A Symposium Commemorating the Bicentennial of America’s Waterway
Crossing New York State from the Hudson River at Albany to Buffalo, the Erie Canal revolutionized transportation and the state’s economy almost immediately. The Canal also aided the spread of ideas such as abolitionism, utopianism, religion, and women’s rights. At the same time, however, the Canal contributed to the dislocation of indigenous populations, the spread of disease, and decline of communities beyond the Canal’s reach.
On November 4, 2017, Utica College’s Center for Historical Research will host its sixth annual @Symposium to investigate the building of this marvel of engineering and symbol of progress and civilization. Six presenters will discuss the history of the Erie Canal from diverse perspectives—cultural, economic, technological, environmental, and social—and will create a sustained dialogue to facilitate a greater understanding of the importance of the Canal and the world through which it flowed.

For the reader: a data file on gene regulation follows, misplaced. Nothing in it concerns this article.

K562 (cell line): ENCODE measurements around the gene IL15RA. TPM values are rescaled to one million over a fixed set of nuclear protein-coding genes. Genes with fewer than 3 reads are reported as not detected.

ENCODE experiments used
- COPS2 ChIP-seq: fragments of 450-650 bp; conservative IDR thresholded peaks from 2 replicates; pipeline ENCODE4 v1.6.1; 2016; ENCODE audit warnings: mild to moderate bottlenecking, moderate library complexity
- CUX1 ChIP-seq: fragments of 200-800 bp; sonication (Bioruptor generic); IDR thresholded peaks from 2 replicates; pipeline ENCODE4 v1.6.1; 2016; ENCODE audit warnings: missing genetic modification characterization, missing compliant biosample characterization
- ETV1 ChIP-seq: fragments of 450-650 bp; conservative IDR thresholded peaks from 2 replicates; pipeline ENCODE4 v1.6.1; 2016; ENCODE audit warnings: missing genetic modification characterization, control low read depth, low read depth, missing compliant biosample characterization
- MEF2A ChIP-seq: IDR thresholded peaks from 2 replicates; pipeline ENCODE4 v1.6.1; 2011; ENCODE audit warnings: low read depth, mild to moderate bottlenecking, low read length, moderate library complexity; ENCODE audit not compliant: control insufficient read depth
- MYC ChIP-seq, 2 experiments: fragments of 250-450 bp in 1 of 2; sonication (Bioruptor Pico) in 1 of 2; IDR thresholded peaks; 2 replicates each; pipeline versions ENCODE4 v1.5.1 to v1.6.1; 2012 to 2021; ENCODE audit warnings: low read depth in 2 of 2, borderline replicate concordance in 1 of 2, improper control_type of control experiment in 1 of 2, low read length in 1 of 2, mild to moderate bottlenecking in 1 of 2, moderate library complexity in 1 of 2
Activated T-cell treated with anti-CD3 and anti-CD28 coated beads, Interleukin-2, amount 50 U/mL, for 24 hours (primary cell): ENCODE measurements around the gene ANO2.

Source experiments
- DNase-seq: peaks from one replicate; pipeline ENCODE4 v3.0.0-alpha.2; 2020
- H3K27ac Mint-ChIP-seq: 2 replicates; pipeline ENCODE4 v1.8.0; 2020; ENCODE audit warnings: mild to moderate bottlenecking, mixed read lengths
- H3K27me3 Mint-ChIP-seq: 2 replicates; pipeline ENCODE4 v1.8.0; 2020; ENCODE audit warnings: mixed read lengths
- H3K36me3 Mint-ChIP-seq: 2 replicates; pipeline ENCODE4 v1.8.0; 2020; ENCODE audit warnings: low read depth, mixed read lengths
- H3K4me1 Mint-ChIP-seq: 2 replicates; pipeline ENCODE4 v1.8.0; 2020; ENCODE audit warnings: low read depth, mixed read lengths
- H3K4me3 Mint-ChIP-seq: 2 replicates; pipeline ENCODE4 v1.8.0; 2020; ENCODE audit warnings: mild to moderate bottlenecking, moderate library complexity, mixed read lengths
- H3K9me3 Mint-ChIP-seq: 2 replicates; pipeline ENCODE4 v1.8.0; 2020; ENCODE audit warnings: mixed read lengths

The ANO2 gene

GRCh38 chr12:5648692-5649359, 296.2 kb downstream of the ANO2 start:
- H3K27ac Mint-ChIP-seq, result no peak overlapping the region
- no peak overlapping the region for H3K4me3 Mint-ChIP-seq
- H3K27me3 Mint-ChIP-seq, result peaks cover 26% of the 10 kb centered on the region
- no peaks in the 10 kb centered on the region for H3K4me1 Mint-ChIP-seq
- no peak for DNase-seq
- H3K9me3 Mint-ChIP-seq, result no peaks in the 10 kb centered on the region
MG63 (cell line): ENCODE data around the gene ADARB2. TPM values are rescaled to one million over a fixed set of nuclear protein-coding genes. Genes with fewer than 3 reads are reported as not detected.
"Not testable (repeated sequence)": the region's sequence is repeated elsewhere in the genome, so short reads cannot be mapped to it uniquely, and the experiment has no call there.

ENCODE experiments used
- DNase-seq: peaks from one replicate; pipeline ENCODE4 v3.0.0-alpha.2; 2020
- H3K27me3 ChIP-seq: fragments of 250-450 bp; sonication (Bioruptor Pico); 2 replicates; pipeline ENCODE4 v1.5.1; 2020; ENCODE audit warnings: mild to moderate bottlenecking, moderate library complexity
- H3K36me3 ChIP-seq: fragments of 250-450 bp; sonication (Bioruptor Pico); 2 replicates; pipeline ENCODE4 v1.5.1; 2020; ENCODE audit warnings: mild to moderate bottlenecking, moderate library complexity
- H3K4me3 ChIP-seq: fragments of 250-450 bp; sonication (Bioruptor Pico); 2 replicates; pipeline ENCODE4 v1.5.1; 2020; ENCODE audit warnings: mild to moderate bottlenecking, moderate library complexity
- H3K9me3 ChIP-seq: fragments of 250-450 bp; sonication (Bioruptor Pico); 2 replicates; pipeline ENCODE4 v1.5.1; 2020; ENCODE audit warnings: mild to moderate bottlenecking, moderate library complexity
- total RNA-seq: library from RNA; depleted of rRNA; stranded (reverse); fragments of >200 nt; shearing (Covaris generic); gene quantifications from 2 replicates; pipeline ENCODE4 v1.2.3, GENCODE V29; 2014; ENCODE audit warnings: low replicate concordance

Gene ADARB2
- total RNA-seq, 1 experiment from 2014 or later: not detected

Craig Williams, New York State Museum
Pamela Vittorio, Parsons School of Design, The New School
Ann Norton Greene, University of Pennsylvania
Susan Brewer, University of Wisconsin-Stevens Point
John Busch, Independent Historian
Bill Fahy and a musical performance by Craobh Dugan
Location: ECJS Building on the Utica College campus
Please register by October 25, 2017
Registration, which includes meals and a reception, is required to help with meal planning.
Free for students, $25 for all others.
Director, Center for Historical Research